By Lobsang Wangyal
McLEOD GANJ, India, 10 March 2020
Despite the coronavirus scare, Tibetans gathered together in McLeod Ganj for the most important annual Tibetan event, marking the Tibetan uprising of 10 March 1959 against the invading Chinese.
From the podium at the temple of their spiritual leader the Dalai Lama, Tibetan political leader Lobsang Sangay proclaimed: “We are here, together as one people, on the 61st anniversary of that day, to pay our tribute to those brave daughters and sons of Tibet, and to draw inspiration from their sacrifices in our struggle to restore freedom and peace in Tibet.”
“If the Chinese government harbours any hope that the Tibet issue will gradually lose its momentum, we would like to send the clear message that we will persist.”
There were a good few hundred people in the audience despite the global fear of the spread of the virus, attentively listening to their leader’s speech.
Favouring dialogue to achieve autonomy rather than independence for the Tibetan people, Sangay said that peace in Tibet can be only restored through the Middle-Way Approach. “Therefore, the Chinese government must resume dialogue with the envoys of His Holiness the Dalai Lama.”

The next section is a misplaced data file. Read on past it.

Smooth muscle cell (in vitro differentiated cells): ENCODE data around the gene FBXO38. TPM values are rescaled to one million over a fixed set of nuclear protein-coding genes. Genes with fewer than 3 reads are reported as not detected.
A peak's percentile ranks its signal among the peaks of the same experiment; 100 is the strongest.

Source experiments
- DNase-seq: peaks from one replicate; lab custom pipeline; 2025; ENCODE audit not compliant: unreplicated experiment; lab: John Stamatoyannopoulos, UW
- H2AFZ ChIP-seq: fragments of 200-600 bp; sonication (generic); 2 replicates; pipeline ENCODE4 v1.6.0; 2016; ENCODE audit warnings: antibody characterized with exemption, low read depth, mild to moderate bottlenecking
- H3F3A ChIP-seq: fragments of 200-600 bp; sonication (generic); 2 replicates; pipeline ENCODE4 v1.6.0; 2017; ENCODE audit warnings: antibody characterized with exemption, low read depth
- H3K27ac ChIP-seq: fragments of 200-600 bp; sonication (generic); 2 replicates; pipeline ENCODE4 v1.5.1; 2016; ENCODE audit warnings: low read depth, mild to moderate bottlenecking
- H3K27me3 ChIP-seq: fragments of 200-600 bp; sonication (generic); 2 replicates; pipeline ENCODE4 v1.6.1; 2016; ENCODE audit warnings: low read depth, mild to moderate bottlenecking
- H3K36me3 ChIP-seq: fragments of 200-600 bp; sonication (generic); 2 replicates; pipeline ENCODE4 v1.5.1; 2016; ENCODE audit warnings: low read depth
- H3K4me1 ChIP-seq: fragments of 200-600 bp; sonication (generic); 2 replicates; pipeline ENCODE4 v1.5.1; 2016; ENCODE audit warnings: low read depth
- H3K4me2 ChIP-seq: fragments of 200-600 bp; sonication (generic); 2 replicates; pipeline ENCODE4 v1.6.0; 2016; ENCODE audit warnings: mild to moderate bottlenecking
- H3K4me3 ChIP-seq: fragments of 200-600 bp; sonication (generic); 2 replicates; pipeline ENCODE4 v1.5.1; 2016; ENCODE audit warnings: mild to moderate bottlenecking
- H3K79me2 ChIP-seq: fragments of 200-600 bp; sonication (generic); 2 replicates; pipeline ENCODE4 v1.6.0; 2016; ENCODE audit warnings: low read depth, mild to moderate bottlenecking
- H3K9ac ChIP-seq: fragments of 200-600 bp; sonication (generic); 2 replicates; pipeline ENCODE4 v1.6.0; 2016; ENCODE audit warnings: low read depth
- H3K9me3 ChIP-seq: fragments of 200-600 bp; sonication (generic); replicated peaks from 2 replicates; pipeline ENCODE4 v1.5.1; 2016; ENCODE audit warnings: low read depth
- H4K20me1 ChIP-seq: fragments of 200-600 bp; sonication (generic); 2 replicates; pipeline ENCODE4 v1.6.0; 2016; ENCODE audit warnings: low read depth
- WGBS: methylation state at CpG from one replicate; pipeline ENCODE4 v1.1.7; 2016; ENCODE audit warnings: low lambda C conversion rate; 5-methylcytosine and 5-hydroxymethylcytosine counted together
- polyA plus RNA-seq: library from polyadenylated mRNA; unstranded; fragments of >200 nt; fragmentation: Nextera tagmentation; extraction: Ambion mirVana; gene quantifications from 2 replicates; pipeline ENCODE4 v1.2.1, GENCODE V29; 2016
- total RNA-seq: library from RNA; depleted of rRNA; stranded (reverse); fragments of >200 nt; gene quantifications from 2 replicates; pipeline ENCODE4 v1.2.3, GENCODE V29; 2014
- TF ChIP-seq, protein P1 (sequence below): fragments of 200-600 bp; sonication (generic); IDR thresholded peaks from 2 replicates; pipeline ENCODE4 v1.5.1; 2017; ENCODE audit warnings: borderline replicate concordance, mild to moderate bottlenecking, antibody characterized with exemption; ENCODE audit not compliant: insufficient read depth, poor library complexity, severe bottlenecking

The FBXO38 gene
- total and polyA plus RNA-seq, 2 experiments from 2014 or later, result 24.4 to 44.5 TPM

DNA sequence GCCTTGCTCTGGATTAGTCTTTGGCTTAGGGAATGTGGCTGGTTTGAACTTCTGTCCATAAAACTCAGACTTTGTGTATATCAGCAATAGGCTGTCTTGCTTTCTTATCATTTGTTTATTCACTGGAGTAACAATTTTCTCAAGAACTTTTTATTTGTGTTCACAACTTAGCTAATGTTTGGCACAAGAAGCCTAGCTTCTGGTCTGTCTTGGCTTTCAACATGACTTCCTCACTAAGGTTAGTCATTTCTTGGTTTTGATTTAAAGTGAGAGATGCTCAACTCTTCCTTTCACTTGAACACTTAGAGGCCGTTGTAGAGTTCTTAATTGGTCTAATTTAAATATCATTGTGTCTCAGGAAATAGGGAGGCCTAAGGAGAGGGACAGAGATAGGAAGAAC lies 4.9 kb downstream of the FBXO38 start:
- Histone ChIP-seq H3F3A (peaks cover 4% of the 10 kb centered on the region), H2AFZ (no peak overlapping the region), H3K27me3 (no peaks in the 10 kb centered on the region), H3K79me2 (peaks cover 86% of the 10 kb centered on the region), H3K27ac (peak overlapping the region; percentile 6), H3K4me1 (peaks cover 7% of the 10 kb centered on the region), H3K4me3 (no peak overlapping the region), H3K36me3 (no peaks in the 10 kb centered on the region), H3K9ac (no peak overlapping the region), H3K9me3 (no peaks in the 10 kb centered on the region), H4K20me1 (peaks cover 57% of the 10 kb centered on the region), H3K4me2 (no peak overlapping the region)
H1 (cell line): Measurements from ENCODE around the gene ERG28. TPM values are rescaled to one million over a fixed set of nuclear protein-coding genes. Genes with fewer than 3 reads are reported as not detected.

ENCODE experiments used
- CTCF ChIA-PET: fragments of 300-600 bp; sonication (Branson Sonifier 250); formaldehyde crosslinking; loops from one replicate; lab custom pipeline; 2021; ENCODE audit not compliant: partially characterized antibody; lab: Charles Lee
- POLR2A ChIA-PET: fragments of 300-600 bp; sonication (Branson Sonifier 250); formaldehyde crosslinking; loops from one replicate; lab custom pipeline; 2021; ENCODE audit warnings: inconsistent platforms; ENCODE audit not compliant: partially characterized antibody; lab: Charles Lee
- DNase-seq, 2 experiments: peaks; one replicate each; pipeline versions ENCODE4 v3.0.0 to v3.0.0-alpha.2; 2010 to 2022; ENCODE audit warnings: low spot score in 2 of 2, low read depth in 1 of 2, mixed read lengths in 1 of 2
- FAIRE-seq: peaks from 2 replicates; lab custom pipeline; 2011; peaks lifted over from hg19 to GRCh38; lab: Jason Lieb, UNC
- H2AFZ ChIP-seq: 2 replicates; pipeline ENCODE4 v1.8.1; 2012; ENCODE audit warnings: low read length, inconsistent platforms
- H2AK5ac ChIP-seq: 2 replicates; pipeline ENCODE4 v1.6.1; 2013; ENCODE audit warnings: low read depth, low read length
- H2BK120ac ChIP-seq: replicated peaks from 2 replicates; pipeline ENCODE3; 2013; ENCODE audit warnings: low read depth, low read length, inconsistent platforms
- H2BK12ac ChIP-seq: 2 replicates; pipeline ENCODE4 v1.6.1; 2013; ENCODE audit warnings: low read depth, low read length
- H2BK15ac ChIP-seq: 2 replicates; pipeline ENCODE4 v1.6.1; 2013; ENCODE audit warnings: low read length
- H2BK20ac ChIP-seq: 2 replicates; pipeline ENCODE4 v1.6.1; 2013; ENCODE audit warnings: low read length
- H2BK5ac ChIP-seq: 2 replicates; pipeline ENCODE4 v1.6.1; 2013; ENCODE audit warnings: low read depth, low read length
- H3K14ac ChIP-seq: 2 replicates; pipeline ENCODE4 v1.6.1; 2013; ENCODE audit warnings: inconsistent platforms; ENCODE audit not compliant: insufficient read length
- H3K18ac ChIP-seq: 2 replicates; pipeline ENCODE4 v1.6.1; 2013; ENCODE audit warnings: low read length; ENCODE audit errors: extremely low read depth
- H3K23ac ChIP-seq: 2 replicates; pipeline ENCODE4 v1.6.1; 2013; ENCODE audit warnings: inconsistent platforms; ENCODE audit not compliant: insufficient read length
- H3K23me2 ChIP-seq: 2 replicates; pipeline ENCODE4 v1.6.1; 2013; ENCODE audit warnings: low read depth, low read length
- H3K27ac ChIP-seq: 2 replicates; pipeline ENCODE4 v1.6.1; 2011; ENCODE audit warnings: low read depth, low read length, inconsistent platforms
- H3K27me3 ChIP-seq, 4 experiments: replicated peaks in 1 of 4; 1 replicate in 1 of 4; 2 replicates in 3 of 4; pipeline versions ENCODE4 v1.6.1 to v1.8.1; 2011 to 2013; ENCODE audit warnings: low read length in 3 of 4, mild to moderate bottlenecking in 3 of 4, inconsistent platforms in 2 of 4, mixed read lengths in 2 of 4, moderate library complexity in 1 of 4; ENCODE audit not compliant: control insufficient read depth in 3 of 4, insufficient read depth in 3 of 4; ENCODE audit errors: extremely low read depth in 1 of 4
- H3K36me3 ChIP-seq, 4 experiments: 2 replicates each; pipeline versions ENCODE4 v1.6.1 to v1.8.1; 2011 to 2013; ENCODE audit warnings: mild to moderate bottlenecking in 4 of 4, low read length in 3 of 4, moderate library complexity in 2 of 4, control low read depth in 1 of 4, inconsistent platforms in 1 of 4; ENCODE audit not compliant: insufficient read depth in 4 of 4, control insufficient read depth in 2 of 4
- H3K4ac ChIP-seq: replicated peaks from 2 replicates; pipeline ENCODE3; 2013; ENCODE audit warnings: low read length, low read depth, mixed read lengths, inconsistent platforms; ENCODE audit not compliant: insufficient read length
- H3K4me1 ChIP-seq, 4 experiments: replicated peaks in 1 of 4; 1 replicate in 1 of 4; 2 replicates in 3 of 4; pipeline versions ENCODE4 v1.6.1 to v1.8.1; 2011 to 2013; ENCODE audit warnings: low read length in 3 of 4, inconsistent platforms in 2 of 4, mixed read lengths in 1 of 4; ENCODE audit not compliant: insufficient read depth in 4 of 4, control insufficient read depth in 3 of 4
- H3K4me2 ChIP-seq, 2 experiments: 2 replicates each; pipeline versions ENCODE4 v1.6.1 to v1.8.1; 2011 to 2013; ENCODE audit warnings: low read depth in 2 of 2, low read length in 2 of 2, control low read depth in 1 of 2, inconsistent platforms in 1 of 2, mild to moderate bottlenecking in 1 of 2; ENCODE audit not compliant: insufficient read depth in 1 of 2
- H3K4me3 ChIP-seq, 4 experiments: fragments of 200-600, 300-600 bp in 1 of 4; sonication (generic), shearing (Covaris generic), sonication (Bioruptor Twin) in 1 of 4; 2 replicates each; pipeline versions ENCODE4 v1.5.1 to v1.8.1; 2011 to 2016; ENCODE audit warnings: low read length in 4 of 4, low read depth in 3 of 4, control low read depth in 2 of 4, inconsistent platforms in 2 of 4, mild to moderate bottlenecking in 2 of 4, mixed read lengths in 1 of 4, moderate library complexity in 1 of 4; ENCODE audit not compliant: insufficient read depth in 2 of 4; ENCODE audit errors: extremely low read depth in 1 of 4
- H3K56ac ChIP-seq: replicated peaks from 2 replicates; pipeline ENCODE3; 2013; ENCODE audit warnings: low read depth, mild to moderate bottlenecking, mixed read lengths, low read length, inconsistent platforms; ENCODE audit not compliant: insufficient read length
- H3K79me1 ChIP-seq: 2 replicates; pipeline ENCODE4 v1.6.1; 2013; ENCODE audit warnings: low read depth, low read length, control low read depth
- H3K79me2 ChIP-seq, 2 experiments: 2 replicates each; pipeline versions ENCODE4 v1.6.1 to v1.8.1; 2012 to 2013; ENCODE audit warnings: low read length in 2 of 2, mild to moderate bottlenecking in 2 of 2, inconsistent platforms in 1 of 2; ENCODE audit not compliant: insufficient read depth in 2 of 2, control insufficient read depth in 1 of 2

He criticised the Chinese government for denying basic human rights to the people in Tibet by arresting peaceful protesters, detaining people on suspicion of possessing pictures of the Dalai Lama, and putting restrictions on religious freedom. He also condemned the mandatory “ethnic unity” legislation that is set to take effect from 1 May this year. This law legalises inter-racial marriages, provide subsidies to Chinese migrants, and attempts in other ways to sinicise the Tibetan identity.
Speaker of the Tibetan Parliament-in-exile Pema Jungney spoke on the occasion, saying that the Chinese government must respect people’s freedom and human rights, and change its hardline policies. “Were it able to do that, it is certain that the people of all the nationalities in mainland China will be able to enjoy a life of peace and happiness, free of anxieties.”
He said that the nature of the Tibetan struggle is based on the creed of peace and non-violence and the policy of the Middle Way, and there is no way this will ever change.
Two Czech Republic parliament members — Frantisek Kopriva and Dana Balcarova — were the chief guests, and expressed their full support of the Tibetan cause.
The five NGOs that organised the march down the hill from the Tsuglakhang Temple in McLeod Ganj to Dharamshala called on the Chinese government for the release of all Tibetan political prisoners, including the 11th Panchen Lama.